NO AFFIDAVIT FILED BY RESPONDENT IN OPPOSING THE APPLICATION
15.1 It is common cause that in its quest to oppose the application the Respondent filed a notice to raise points of law and did not file an opposing/answering affidavit. What this clearly means is that the factual averments which the Applicant makes in its papers remain undisputed. According to the Appellant on this basis alone the rescission application ought to have been granted, and the court-a-quo therefore erred in dismissing the Application.
15.2 But it cannot be as cut-and-dried as the Appellant suggests. Points of law have different legal consequences. Some are merely dilatory, e.g. the plea of lis pendens whose effect is to stay one set of proceedings pending the outcome of another. A point about lack of locus standi, if upheld, has the effect of determining the matter in that particular form and in that particular jurisdiction.
15.3 Subject to what has been observed above, there would be absolutely nothing wrong with the matter being concluded against the Applicant in the event that one or all of the points of law were successful, and in the event that the effect of one or all of them was to determine the matter.
15.4 It follows, therefore, that the argument of the Applicant – to the extent that it is in a blanket form – is incorrect. And this is the position that was adopted by the court-a-quo, which I respectfully agree with.
15.5 However, on this aspect the Honourable court did not end there. His Lordship observes at paragraph 8 of the judgment that even though no answering affidavit was filed in opposition to the rescission application, “the answering affidavit in convention materially suffices for the contest since it counters the Applicant’s claim that the Respondent is in arrears.” The Respondent would, in any event, have had an insurmountable difficulty in responding to the Applicant’s averments pertaining to what transpired between the Applicant and its legal representative, leading to the debacle wherein a claim was withdrawn allegedly without the client’s instruction, on the alleged assumption that the debt had been settled. In the words of the Learned Principal Magistrate –
“The reasons behind the withdrawal of the matter are a matter of subjective knowledge of the Applicant and his attorney. The Respondent is not privy to such information”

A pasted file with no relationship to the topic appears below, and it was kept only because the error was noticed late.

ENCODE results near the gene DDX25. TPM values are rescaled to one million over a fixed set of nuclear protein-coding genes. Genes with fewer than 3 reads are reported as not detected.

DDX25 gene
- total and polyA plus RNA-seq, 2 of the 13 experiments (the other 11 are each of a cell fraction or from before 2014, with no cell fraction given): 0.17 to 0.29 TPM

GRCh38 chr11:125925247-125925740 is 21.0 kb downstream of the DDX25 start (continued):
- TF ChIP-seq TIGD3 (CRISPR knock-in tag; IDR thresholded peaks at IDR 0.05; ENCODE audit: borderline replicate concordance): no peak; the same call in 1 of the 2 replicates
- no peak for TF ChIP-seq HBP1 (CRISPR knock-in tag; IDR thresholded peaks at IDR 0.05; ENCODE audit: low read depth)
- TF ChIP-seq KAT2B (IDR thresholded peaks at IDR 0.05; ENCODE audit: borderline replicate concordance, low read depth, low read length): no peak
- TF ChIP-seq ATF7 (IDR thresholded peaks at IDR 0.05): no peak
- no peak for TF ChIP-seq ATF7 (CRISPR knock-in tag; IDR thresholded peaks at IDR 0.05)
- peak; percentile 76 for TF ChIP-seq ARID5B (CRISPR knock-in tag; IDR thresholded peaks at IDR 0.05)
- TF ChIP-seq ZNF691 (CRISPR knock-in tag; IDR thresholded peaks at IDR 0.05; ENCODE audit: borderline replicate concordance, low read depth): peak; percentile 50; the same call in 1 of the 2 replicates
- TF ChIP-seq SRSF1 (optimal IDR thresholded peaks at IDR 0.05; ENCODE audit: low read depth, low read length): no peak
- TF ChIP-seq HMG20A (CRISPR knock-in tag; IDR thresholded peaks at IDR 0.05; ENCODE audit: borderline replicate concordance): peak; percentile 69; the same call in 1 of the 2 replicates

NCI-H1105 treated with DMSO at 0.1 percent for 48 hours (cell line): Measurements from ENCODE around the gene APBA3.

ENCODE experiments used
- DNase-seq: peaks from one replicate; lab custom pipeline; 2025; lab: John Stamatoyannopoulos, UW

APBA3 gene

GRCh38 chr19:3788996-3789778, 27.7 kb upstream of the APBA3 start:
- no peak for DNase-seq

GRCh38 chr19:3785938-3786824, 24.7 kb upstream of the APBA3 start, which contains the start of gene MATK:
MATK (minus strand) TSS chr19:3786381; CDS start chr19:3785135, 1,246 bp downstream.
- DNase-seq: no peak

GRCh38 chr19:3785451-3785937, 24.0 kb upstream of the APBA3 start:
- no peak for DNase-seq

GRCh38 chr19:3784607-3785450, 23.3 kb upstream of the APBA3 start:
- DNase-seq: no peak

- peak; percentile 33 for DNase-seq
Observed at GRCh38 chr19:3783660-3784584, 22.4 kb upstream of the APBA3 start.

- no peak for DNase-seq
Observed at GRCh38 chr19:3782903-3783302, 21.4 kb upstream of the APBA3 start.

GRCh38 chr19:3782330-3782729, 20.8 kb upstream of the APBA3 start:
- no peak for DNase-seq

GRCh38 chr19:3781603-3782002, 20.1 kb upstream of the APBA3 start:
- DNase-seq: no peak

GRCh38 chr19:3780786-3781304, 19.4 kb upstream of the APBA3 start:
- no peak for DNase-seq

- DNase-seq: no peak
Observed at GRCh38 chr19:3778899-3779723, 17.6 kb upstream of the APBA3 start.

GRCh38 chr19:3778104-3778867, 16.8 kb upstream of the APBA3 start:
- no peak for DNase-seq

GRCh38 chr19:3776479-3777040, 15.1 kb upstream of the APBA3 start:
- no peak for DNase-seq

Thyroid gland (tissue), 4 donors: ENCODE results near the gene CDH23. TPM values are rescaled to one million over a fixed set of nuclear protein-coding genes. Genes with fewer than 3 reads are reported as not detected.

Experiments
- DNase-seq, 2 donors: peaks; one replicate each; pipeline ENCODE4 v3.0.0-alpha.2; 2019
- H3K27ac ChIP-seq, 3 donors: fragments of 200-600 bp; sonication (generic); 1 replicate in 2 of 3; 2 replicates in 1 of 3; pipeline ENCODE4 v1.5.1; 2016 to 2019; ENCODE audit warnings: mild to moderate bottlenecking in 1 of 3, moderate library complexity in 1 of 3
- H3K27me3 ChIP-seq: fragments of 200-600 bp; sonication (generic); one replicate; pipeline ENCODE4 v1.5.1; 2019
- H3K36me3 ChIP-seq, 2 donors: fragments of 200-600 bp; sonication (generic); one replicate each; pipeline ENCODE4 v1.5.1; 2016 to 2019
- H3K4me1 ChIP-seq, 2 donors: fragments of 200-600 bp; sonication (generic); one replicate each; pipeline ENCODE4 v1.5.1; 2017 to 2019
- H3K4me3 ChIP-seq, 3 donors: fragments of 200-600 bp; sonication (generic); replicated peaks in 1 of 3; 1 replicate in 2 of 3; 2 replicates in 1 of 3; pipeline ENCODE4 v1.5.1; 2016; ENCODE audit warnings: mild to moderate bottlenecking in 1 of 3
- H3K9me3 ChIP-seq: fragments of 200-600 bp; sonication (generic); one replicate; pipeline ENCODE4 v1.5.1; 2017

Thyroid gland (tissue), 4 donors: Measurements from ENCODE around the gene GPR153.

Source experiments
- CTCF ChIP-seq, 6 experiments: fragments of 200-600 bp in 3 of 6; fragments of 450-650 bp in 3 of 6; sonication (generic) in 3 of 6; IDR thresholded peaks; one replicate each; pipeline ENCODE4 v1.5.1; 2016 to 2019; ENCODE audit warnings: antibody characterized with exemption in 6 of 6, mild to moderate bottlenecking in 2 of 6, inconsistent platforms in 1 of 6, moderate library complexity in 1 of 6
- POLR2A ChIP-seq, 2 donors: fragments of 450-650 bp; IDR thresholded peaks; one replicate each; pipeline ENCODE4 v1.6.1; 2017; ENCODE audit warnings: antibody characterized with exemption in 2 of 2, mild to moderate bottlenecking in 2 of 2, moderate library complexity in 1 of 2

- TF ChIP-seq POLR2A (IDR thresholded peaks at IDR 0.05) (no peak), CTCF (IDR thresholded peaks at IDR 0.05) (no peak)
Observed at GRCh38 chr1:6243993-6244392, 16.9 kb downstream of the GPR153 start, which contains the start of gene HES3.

I share the Honourable Principal Magistrate’s view that the Appellant is being overly-technical on relying upon the Respondent’s position of not answering on the merits of the rescission application as denial of arrears had already been canvassed in the main application.
15.6 I respectfully agree that rescission being discretionary, a court seized with such application has to adopt a broad view of the facts and circumstances, and especially to see if the Applicant’s case is bona fide and demonstrates just cause. It is my view that the court-a-quo was entitled to take into account the defence already before court in the form of the affidavit filed in convention. The court found that on the papers filed in convention the Applicant had not succeeded in establishing a case of arrears as against the Respondent. To the contrary, it is the Applicant who, upon withdrawing the matter, asserted that there was no cause of action against the Respondent as the latter did not owe arrears and was sued erroneously, it being alleged by the Applicant that it had many tenants who shared the same particulars as the Respondent.
15.7 The Applicant’s deponent Vusi Mthupha states in High Court case no. 1978/2016, which is between substantially the same parties and on the same subject matter –
“-----The application instituted at the Magistrates’ Court will be withdrawn as it clearly has no legal basis.”
The High Court application was launched on the 24th November 2016, contemporaneously with the Magistrates one which had been launched earlier, in October 2016.
15.8 Sure enough, the application against the Respondent was withdrawn on the 28th November 2016 and the court entered an order for punitive costs against Applicant.
15.9 In the conspectus captured above, it would be injudicious to grant rescission.
 RESPONDENT’S POINTS OF LAW
16.1 Respondent submited that the Applicant’s papers do not disclose a cause of action in that, whilst purportedly relying on s 21(2) of the Magistrates’ Court Act 1938, the Applicant’s averments do not establish voidness ab initio, fraud or a mistake common to the parties. I am not certain that this argument is well-within a point of law in the conventional since. It could well be an issue of the merits. But putting characterization aside, it is correct that the rescission application does not answer to any of the three instances which are the statutory basis for rescission in the Magistrates court.
16.2 On this basis alone the application fell to be dismissed.
16.3 At the hearing before me an attempt was made from the bar to make a case on the basis of alleged voidness of the order ab initio. I need not make heavy work out of this, other than stating that an order made in confirmation of withdrawal of proceedings by one party against another, which is then followed by an order for legal costs, cannot be void ab initio. It may, under certain circumstances, be open to challenge but that does not make it void ab initio.
16.4 The second point of law raised by the Respondent was that the Applicant is approaching the court with unclean hands, in that its deponent Vusi Mthupha made contradictory and inconsistent statements under oath in affidavits filed in the High Court under case no. 1978/2016 and in the Magistrates’ Court case that is the subject of this appeal. Respondent ventures to equate this with perjury.